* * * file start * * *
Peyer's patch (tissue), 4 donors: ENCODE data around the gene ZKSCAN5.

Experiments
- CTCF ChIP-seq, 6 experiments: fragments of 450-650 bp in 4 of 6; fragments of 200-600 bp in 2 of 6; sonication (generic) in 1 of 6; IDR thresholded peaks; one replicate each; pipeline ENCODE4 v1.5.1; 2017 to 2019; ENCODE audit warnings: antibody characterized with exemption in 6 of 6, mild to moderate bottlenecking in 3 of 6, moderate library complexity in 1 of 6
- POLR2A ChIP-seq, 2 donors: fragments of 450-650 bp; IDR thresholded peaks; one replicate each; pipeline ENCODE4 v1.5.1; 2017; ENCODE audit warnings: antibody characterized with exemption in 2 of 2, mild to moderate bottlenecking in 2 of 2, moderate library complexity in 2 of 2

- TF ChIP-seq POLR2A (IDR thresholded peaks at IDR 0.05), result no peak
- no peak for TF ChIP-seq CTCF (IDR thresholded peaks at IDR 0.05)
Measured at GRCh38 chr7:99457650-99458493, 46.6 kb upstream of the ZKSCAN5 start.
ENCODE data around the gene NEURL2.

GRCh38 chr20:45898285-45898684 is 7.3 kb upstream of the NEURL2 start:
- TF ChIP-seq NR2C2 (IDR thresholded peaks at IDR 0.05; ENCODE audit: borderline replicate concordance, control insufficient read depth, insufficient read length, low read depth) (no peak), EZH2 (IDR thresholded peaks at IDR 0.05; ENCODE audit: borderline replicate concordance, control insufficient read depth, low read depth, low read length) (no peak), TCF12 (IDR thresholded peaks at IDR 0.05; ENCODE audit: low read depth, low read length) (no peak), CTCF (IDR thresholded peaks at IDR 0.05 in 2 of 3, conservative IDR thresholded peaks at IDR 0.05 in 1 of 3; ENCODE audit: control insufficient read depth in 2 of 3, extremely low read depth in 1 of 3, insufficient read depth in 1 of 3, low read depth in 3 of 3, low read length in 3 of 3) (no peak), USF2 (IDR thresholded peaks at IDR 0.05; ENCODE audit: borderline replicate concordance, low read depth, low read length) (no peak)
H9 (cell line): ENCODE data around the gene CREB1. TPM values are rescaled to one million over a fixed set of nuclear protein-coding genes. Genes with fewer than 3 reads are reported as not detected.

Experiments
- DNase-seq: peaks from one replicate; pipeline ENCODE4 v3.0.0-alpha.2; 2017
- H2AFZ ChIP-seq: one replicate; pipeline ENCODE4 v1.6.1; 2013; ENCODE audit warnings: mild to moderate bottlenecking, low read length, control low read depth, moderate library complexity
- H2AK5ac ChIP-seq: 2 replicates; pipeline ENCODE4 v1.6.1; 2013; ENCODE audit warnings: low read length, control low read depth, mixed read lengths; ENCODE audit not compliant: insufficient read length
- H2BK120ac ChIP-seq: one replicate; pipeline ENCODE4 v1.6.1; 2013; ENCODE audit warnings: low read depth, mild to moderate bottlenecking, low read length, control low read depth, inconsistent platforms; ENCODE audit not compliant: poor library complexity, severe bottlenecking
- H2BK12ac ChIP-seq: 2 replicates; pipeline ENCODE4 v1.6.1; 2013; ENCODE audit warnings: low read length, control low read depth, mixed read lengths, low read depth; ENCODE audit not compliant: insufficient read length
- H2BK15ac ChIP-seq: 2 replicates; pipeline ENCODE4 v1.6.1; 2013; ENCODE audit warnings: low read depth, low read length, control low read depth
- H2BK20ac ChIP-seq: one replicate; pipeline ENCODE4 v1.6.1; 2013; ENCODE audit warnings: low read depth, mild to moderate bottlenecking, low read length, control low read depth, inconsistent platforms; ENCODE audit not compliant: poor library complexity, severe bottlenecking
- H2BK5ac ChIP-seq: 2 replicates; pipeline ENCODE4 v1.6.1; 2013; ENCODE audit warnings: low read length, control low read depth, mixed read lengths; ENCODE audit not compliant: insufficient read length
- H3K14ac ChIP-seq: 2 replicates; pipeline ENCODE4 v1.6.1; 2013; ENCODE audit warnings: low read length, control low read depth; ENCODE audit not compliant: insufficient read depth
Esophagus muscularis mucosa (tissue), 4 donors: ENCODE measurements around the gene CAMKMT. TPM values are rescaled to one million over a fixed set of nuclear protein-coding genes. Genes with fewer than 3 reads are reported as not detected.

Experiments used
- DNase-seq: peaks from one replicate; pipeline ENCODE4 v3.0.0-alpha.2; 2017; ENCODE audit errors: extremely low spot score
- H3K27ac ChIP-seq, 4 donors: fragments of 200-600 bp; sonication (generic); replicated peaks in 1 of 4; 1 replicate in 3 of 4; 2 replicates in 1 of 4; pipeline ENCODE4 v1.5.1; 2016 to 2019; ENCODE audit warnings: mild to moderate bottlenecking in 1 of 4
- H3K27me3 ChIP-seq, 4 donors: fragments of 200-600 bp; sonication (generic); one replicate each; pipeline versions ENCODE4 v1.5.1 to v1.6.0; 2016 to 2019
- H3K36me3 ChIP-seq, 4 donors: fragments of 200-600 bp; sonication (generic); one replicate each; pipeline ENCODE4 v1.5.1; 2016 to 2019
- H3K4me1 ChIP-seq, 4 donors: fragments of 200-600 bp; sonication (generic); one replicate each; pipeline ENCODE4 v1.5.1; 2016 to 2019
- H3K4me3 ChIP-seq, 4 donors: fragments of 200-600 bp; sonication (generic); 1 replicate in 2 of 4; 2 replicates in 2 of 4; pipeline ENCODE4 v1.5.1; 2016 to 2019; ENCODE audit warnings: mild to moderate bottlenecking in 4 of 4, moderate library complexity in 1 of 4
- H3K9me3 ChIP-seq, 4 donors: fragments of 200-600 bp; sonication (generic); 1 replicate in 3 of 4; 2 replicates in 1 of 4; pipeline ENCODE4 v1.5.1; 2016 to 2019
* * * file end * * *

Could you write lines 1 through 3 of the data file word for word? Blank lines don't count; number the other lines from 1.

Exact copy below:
Peyer's patch (tissue), 4 donors: ENCODE data around the gene ZKSCAN5.

Experiments
- CTCF ChIP-seq, 6 experiments: fragments of 450-650 bp in 4 of 6; fragments of 200-600 bp in 2 of 6; sonication (generic) in 1 of 6; IDR thresholded peaks; one replicate each; pipeline ENCODE4 v1.5.1; 2017 to 2019; ENCODE audit warnings: antibody characterized with exemption in 6 of 6, mild to moderate bottlenecking in 3 of 6, moderate library complexity in 1 of 6